PLAYING GUITAR FOR A living is a wonderful job. It
feeds the creative soul, and
keeps you interested and learning
all your life. Then, there’s
the travel and new lands to
discover, new people to meet
every year, and the many musical
comrades you encounter
all over the planet. I wouldn’t
want any other job out there.
But if I had to name one
drawback to being a professional
guitarist, I would have
to say it’s the constant worrying
about—and protection of—
your hands. This thought bubble
occurred to me this morning
as I was climbing a tree in the
backyard to trim a high branch.
I was reminded of the danger
to the fingers while firing up
my chainsaw. Of course, there’s
always something to do around
the house, whether it’s a plumbing
problem to fix, an electrical
project, a room to paint, hardwood-
floor restoration, or just
pulling weeds in the garden. In
every job, the hands get beat
up, and after mangling them a
dozen times or more, I’m much
more careful now.
For example, strategically
placed work gloves help. I buy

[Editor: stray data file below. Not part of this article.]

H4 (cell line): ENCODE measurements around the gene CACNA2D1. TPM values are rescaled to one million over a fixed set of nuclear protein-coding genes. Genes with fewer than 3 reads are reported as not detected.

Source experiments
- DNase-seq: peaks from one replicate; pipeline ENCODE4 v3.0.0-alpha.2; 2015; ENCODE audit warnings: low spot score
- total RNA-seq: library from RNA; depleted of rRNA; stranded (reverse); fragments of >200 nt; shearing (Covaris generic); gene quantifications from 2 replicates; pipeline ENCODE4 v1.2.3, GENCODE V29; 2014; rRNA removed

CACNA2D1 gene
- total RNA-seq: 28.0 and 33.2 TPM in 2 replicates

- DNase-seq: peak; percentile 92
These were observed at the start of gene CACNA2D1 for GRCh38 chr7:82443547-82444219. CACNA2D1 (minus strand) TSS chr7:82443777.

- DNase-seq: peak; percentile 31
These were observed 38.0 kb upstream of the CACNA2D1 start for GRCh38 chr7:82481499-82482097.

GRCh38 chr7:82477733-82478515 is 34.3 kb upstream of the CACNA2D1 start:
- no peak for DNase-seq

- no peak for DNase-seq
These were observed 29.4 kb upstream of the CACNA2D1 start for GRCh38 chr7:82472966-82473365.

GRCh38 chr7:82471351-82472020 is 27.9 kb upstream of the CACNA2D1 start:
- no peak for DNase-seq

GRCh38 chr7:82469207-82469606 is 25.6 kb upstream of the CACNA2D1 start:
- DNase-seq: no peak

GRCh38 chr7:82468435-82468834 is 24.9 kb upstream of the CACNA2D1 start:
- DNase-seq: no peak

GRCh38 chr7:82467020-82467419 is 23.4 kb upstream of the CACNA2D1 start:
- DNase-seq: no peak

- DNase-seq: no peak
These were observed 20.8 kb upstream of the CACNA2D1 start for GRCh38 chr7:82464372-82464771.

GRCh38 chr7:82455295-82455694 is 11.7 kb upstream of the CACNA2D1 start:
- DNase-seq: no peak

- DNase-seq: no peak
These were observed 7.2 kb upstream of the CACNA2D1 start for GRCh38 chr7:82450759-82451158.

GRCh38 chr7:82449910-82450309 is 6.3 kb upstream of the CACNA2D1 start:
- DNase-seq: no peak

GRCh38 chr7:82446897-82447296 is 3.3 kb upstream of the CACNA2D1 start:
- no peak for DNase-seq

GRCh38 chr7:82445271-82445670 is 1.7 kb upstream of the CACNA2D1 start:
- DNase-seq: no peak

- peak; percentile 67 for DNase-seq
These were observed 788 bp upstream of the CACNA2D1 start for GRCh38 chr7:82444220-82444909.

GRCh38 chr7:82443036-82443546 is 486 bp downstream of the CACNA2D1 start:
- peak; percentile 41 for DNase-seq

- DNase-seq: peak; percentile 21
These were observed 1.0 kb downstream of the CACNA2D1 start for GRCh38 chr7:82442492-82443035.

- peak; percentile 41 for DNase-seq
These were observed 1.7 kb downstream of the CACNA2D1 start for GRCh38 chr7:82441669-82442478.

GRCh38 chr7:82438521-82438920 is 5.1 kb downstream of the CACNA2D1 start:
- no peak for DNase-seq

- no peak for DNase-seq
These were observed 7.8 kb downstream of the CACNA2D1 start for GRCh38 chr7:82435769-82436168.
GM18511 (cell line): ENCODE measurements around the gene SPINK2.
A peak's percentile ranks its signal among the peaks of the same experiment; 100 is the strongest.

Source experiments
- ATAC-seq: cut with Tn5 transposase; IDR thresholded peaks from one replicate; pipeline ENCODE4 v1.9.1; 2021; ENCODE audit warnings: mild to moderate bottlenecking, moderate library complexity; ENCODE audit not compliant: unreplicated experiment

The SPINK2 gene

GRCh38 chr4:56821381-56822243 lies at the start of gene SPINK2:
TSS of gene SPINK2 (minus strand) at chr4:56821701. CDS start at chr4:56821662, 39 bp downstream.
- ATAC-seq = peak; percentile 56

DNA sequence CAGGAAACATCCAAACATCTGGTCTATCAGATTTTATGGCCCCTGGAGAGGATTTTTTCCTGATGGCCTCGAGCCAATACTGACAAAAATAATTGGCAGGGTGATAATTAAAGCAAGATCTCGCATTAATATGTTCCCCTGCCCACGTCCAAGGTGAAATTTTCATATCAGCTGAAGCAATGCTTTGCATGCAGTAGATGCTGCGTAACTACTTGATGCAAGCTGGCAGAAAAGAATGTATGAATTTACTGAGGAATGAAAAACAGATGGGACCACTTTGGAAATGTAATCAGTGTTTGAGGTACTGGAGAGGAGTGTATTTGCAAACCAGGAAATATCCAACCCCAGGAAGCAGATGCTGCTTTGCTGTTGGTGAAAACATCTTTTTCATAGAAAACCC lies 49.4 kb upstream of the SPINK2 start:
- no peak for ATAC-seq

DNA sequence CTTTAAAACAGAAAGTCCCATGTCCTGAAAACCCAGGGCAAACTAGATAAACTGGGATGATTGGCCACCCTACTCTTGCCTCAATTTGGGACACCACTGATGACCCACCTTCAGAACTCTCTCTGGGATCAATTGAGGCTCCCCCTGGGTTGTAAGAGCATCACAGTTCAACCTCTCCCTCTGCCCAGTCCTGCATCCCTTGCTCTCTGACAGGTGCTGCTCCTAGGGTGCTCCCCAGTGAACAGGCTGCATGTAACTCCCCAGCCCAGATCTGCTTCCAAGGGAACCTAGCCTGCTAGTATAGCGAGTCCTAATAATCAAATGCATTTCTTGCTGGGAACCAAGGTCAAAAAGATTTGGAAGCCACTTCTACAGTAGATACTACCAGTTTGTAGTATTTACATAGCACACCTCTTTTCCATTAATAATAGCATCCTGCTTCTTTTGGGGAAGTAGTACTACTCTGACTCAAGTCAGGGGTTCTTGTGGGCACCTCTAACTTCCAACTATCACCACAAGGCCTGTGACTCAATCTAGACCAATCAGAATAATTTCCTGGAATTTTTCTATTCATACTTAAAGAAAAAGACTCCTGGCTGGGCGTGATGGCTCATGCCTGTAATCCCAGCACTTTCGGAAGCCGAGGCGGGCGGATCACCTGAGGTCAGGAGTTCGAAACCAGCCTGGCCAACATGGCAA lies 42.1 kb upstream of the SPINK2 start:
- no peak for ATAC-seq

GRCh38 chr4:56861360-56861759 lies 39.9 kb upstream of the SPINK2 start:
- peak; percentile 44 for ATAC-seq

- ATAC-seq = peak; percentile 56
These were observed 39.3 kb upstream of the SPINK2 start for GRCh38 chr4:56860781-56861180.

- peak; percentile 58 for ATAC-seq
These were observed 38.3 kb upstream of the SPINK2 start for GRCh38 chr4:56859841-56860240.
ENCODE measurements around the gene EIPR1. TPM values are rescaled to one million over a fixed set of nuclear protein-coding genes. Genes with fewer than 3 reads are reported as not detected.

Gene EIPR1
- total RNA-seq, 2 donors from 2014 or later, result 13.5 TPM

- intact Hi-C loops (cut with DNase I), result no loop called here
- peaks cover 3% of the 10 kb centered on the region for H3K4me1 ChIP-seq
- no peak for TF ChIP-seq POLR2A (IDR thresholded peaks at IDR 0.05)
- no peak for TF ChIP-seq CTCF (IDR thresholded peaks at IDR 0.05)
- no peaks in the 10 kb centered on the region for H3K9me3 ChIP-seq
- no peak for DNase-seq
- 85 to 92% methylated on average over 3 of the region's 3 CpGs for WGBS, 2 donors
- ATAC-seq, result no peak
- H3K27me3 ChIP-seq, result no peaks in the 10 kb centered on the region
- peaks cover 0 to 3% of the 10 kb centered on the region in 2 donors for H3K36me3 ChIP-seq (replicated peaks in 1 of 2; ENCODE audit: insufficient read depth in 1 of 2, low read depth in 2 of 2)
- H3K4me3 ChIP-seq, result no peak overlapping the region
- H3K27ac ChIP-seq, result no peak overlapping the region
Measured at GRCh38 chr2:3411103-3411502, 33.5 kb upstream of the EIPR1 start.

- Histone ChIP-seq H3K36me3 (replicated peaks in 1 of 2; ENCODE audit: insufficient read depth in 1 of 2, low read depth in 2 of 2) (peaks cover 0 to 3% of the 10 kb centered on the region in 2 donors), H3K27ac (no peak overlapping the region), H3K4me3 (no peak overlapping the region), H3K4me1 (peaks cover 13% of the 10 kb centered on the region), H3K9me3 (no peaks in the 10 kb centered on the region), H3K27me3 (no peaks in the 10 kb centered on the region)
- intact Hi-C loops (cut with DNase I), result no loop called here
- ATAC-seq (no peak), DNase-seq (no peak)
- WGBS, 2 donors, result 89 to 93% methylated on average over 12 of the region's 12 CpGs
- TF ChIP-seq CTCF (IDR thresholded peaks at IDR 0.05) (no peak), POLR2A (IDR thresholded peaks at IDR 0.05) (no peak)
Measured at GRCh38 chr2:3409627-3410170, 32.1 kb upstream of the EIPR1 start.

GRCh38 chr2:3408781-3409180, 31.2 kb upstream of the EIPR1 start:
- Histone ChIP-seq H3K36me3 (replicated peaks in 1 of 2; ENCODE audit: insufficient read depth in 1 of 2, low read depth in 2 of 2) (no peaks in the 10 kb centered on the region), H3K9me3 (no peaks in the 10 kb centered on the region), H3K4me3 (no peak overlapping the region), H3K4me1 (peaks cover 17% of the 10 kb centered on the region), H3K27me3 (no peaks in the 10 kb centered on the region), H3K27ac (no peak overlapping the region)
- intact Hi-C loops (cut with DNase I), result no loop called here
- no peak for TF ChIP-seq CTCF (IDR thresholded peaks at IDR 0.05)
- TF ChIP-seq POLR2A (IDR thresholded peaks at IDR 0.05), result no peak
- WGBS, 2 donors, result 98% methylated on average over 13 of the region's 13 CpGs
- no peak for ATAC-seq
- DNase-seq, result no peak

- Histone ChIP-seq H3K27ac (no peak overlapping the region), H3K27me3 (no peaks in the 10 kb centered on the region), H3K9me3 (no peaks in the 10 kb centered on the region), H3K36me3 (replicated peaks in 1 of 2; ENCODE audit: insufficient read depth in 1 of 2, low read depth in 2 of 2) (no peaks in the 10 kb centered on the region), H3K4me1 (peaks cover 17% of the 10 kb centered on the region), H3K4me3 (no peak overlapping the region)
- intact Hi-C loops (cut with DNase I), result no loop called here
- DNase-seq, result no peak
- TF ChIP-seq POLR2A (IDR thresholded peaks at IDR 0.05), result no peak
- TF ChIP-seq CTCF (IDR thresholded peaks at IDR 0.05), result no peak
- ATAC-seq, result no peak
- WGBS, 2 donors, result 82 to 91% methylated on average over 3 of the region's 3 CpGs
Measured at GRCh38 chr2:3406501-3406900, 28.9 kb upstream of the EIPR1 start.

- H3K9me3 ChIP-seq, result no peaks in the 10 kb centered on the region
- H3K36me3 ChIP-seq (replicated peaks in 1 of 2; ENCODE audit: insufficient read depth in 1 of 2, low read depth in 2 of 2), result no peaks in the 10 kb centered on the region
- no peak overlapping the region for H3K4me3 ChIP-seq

them by the dozen, and I keep
a pair in the garage, backyard,
kitchen, laundry room, car, and
other places throughout the
house. The gloves are never
more than a short walk away
if I decide the barbecue needs
cleaning, or a Marshall 4x12
cabinet needs to be moved to
In 1980, I took classical
guitar lessons from a friend
and grew out my right-hand
nails. Before long, I had incorporated
hybrid picking into my
electric-guitar playing, and I
couldn’t play without nails.
Unfortunately, I kept breaking
them! I was a steady nailparlor
customer at the mini
mall until I got used to them
being a fragile part of my right
hand. I began to open car doors
with my left hand and reach
for things gently. Now, I can
go years without breaking a
nail—knock on wood!
But no matter how careful
you are, injuries will happen.
While on tour, I got my entire
left hand closed in a car door
at the Vienna, Austria airport.
Two months later, a Rottweiler
roaming backstage at the AWD
Arena in Bremen, Germany,
attacked my other hand. And
I got my left pinky fingernail
torn off in a bizarre beach chair
accident at a local beach—five
days before my band headlined
a festival in San Diego.
The local TV newscaster who
interviewed me asked why I
painted just one fingernail on
my left hand black, and I had
to tell her, “It’s blood.”
So, keep your hands clean,
and wear gloves even if you
don’t think you need them.
And if you use a Trac II razor,
don’t reach into your overnight
kit without looking. Two little
slits on your fingertip are pretty
rough on the vibrato.
Carl Verheyen is a critically acclaimed,
Grammy-nominated guitarist, vocalist,
songwriter, arranger, producer,
clinician, educator, and tone master
with 12 CDs, two live DVDs, and
two books released worldwide.
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